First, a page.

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Home / 2020 Ends with Large Leap in U.S. Manufacturing Technology Orders

2020 Ends with Large Leap in U.S. Manufacturing Technology Orders

According to the latest monthly report from AMT – The Association For Manufacturing Technology, December orders increased nearly 40% over those in November. Pent up demand, depleted inventories, continued reshoring, several COVID vaccines, and a lot of cash on the sidelines are creating an environment for a good start to ’21.

Aerospace did better than it has in months, thanks in part to the November FAA approval of the Boeing 737 Max, which led to increased capital equipment investments by both small and large companies whose financing for these investments was contingent on the approval.
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December 2020 orders of manufacturing technology totaled $456.7 million, nearly a 40% increase from November, and a 17.6% increase over December 2019, according to the latest U.S. Manufacturing Technology Orders report published by AMT – The Association For Manufacturing Technology (McLean, VA). This is the highest monthly total since November 2018 and the second-straight month of year-over-year gains. Total orders in 2020 were $3.87 billion, a decrease of 15% from 2019.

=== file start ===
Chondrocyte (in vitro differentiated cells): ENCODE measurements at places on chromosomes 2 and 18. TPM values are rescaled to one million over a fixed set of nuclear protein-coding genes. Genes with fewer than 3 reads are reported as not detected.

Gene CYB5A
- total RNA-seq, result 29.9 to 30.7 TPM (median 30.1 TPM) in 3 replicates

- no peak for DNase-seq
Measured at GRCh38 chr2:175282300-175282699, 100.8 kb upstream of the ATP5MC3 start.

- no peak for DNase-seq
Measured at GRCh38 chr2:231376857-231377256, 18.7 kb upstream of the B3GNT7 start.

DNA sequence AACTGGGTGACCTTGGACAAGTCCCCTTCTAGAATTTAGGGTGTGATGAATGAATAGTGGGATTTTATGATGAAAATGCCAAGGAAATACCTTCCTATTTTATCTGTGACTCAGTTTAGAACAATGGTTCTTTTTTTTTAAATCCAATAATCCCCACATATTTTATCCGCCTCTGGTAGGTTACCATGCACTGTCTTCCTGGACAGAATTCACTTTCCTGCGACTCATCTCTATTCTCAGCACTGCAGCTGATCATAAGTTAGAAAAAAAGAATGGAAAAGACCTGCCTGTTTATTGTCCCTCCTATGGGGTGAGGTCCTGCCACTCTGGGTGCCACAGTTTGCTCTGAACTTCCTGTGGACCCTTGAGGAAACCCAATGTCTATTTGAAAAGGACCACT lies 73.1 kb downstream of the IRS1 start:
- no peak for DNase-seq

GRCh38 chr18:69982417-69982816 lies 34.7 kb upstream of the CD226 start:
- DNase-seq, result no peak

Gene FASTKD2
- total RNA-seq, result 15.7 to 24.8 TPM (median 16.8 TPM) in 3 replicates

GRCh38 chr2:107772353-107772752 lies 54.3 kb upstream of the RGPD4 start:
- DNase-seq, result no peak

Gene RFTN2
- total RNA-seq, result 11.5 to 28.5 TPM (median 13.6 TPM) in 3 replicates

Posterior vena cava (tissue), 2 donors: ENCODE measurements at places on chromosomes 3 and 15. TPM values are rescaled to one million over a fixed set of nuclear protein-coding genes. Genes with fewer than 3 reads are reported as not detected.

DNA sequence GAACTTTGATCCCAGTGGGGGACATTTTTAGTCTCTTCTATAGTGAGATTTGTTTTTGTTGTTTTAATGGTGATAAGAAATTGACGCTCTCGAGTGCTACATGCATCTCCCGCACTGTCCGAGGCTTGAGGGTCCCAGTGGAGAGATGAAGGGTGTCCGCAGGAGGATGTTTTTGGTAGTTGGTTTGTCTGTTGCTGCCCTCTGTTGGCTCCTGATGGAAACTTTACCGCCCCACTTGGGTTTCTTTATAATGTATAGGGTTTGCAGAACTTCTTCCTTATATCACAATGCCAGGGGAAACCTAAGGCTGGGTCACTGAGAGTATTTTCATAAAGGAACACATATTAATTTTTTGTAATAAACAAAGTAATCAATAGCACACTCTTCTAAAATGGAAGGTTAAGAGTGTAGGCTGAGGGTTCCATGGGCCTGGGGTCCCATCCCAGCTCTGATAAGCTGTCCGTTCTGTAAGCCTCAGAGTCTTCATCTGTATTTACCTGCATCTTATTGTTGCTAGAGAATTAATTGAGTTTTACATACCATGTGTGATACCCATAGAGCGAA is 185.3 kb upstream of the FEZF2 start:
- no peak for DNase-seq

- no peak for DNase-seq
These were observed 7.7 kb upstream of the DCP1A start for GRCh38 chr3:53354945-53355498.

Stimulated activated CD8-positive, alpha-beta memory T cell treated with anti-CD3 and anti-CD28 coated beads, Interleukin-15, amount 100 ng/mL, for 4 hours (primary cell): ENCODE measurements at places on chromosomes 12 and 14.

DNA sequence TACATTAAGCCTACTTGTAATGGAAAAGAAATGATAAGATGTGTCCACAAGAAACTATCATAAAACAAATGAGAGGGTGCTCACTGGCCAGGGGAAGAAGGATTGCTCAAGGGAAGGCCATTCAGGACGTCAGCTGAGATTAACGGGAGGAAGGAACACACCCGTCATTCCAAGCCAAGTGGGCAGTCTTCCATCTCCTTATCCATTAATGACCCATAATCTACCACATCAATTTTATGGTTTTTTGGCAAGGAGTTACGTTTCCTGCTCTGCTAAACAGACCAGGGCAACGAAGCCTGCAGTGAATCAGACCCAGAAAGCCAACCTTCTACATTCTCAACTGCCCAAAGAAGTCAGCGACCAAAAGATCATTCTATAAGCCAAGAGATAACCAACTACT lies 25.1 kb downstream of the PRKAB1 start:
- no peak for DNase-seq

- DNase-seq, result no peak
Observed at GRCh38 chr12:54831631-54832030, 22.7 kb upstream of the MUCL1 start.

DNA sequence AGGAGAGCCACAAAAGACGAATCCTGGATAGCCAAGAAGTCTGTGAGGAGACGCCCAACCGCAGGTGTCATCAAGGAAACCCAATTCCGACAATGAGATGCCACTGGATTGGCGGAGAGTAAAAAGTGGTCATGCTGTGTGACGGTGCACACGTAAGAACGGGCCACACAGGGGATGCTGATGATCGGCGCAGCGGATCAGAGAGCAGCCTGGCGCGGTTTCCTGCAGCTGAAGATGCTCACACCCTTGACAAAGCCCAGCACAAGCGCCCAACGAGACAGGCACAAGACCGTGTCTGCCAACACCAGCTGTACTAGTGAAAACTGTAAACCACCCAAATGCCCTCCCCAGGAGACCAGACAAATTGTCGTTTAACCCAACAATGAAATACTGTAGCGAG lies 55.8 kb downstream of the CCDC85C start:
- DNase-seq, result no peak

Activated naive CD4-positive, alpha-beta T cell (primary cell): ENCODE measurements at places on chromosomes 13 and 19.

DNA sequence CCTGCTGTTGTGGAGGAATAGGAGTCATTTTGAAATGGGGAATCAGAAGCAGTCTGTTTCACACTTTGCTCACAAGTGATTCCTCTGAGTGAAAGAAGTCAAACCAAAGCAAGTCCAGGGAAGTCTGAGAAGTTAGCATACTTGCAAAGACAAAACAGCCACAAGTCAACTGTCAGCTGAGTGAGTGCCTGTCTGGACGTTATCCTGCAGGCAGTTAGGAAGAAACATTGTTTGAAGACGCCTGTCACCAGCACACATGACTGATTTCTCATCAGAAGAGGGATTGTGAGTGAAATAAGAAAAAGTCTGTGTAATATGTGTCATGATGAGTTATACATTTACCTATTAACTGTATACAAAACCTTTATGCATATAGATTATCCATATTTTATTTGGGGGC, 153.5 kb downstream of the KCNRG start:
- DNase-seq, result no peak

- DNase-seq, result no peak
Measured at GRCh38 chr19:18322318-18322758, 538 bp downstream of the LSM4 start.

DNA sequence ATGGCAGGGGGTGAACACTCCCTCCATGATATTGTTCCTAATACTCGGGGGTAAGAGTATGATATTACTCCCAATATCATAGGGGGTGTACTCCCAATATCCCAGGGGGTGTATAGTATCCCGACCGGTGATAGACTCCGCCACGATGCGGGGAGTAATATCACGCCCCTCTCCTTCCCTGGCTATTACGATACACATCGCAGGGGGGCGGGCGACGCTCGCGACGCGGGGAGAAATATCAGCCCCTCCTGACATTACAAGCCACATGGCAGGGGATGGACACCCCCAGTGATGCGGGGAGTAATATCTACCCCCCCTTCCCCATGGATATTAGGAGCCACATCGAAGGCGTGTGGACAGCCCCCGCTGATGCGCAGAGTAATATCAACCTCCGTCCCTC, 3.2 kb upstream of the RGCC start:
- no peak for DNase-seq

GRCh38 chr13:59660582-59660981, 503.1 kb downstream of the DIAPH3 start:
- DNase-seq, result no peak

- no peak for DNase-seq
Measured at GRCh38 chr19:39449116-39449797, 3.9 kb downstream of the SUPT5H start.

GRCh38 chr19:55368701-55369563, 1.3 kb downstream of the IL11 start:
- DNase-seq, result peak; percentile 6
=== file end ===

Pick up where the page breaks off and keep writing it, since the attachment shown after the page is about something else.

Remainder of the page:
“In December, the manufacturing technology industry saw growth in all geographic regions of the country as well as across the majority of manufacturing sectors,” said Douglas K. Woods, president of AMT. “Given the reduced holiday schedules of most companies in December, this is particularly striking. The aerospace industry, which has been anemic since the spring due to the collapse of global travel, did significantly better than it has in many months. The November FAA approval of the Boeing 737 Max led to increased capital equipment investments by both small and large companies who had financing dependent upon FAA approval in place for these investments.

“Last spring, industry economic forecasters were predicting a 50% decline in manufacturing technology orders for the year amid U.S. industrial production contracting at a lower annualized rate than any point during the Great Depression. But as 2020 closes, we can now confirm that orders were down only 15% for 2020. Given the strength of December, and with pent up demand, depleted inventories, continued reshoring, several COVID vaccines, and a lot of cash on the sidelines, things bode well for a positive start to 2021.”

 

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